(E) Ages 12-15, (F) Ages 15-18, Book Reviews, Fantasy, Historical Fiction, Mystery, Teen/Adult
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Steeplejack by A. J. Hartley

A classic mystery unfolds in this historical fantasy for teens, with an appealing heroine, a multi-racial cast of characters, and an exotic setting.

Steeplejack by A. J. Hartley.  Tor Teen, 2016, 334 pages

steeplejack

Reading Level: Teen, ages 12-15

Recommended for: ages 15-18

Anglet Sulonga, 17, is a “steeplejack in the city of Bar-Selehm—the old part, where the chimneys of the massive stone buildings are crumbling.  Her job is not merely cleaning the chimneys but repairing them, a high-risk career that claims colleagues younger than she.  It’s no great shock when her new apprentice, only ten years old, falls to his death even before she meets him, but the knife wound in the boy’s back tells Anglet it was no accident.  And when a wealthy luxorite merchant commits suicide, others in the city aren’t convinced by that scenario either.  Anglet finds herself in a unique position for connecting the dots, but she won’t be allowed to do it in peace.

This is a classic murder mystery with clues, investigations, false leads, and narrow escapes.  The setting is alternate-history South Africa, with its white overlords, black tribesmen, mixed-race servile class (such as Anglet), and racial tensions threatening to boil over, especially when the country’s chief export, luxorite—a gem with its own luminous power—is involved.  There’s a lot going on here, including Anglet’s family problems and employer problems, added to the problem that someone is usually trying to kill her and she doesn’t always know who.  The central mystery is always in view, developing toward a satisfying climax.  Anglet is quick-witted and light on her feet, an appealing narrator whose kindness hasn’t been pulverized by life’s hard knocks.  This being alternate history, some African animals are invented, as well as the nation’s prize mineral, and the religion seems to be pagan, with numerous references to “the gods” rather than God.  Interesting question: would the staid Victorian society represented here have developed in a polytheistic culture?  Another question: Anglet misrepresents herself several times while investigating the murder—is it okay to lie in order to get at the truth?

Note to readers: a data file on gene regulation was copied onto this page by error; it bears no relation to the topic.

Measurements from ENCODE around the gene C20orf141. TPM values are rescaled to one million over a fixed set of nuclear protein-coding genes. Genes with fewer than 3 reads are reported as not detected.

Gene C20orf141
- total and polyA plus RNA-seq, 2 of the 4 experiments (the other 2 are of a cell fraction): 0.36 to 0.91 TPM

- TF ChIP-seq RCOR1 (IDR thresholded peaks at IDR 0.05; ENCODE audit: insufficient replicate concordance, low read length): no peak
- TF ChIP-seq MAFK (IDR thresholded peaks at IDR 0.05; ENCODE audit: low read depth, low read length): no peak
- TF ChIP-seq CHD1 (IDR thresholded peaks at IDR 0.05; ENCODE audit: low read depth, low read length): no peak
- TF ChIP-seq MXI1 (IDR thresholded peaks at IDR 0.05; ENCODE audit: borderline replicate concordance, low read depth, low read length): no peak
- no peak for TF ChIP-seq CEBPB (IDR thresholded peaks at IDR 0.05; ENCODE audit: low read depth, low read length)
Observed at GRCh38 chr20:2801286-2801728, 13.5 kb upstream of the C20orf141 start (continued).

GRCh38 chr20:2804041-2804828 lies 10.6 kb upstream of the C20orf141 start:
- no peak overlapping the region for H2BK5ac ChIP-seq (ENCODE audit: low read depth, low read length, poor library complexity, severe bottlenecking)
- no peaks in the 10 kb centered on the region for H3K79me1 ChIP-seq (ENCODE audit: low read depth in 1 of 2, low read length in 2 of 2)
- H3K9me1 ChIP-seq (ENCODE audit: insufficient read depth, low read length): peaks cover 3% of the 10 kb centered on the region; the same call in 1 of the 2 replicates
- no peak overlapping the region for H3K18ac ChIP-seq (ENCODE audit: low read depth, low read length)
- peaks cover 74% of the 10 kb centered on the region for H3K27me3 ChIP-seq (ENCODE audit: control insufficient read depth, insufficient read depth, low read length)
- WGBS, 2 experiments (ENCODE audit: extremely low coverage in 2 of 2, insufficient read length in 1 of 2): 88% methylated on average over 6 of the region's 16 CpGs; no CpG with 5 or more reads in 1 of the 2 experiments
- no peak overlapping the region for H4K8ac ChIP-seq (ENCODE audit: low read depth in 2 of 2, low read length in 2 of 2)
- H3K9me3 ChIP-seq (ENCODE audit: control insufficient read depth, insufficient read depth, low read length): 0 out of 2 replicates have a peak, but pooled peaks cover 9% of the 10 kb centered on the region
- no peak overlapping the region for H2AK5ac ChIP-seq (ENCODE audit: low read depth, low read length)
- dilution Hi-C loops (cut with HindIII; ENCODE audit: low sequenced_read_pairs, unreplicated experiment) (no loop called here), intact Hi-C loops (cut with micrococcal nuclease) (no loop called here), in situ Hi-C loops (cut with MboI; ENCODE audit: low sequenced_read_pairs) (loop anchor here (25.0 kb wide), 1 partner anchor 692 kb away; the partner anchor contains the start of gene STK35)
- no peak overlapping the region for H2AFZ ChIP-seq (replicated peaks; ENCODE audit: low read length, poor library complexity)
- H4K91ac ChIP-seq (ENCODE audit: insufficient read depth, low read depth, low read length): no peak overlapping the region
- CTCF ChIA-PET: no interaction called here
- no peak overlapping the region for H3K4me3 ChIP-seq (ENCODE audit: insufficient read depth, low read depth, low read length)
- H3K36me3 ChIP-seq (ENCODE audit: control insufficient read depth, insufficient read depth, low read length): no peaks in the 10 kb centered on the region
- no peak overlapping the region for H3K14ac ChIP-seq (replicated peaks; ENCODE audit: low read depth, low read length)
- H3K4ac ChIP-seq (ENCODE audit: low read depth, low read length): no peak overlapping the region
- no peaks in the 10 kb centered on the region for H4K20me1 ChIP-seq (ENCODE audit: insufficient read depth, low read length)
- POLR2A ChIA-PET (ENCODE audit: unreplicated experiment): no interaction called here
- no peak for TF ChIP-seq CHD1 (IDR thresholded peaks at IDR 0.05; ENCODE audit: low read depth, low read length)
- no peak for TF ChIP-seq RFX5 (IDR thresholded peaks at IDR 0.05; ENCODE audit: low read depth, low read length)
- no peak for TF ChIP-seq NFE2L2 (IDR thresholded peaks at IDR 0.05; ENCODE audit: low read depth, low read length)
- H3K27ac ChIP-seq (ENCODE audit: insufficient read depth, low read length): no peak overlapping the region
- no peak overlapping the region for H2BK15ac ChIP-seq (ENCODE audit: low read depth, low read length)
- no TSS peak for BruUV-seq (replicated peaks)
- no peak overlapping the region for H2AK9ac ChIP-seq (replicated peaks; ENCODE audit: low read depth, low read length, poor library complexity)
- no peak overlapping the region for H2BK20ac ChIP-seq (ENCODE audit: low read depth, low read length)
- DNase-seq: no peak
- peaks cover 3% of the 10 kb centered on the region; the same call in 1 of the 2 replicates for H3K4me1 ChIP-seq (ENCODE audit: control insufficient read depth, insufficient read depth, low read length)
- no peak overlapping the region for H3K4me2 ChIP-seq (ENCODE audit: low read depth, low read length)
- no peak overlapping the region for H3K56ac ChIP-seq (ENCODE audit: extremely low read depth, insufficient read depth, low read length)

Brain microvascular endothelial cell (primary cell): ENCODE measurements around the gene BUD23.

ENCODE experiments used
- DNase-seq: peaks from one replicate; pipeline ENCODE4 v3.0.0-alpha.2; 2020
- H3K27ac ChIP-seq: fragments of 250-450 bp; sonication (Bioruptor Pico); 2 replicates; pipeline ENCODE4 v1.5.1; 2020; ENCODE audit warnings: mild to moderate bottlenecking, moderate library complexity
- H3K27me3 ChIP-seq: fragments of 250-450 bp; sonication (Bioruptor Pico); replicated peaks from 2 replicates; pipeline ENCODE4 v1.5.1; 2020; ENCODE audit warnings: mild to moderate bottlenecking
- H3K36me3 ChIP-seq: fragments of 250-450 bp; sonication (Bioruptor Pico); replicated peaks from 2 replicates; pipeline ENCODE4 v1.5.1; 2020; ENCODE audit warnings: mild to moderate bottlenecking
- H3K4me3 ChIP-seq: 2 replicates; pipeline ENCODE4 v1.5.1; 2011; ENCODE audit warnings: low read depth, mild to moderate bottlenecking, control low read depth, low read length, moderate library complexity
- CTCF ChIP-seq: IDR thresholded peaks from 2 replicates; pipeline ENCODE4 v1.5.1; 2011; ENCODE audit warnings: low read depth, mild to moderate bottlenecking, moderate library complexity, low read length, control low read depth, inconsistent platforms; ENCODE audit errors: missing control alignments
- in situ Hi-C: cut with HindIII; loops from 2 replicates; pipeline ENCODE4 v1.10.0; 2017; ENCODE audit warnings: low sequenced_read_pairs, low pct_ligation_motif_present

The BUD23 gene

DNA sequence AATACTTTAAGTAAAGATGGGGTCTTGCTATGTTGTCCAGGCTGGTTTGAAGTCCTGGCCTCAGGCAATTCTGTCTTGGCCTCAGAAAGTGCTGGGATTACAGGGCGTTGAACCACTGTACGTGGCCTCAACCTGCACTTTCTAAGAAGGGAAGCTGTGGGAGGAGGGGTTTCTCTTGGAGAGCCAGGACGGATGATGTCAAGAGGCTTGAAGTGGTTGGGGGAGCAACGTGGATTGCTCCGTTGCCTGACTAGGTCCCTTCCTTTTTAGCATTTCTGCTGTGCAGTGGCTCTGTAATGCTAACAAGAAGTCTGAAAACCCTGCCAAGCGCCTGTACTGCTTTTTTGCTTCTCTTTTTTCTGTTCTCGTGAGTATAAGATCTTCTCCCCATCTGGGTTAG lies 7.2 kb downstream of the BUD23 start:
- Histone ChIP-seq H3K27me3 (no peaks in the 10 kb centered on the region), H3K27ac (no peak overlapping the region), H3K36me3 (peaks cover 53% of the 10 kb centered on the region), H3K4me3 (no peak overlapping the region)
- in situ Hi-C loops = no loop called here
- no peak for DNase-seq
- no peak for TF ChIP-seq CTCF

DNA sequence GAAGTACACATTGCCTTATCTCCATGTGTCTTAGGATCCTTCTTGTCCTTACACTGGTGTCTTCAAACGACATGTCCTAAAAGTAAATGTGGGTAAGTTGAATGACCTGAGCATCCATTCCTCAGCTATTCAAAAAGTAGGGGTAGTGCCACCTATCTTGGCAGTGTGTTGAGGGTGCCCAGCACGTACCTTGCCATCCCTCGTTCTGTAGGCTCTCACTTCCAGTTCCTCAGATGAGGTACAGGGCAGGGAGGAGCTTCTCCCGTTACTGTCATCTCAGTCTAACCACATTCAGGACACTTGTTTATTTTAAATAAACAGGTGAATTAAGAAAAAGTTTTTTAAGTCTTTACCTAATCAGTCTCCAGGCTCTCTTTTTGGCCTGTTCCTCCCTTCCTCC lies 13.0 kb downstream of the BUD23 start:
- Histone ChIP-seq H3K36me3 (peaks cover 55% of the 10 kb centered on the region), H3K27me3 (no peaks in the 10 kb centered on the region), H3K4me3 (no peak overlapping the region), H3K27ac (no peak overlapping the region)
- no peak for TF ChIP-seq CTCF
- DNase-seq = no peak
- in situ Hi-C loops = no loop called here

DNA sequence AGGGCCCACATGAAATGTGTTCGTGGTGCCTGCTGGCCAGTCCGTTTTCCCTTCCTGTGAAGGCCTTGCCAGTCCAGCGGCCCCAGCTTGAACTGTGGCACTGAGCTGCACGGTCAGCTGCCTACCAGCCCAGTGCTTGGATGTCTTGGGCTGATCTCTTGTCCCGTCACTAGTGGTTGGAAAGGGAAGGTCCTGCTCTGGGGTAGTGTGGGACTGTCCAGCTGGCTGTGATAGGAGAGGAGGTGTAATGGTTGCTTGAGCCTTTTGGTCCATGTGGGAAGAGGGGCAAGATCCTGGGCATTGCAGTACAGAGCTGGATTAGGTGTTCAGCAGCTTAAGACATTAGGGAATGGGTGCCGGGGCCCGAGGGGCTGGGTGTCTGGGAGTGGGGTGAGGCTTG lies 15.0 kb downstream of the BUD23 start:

Cautions: Language (2 hell’s, 1 damned, 2 by god); sensuality (an attempted rape, not graphic)

Overall Rating: 4 (out of 5)

Worldview/moral value: 3.75

Artistic value: 4.25

Christian book review, multicultural, teen, Steeplejack, A. J. Hartley, South Africa, fantasy, historical fantasy, mystery

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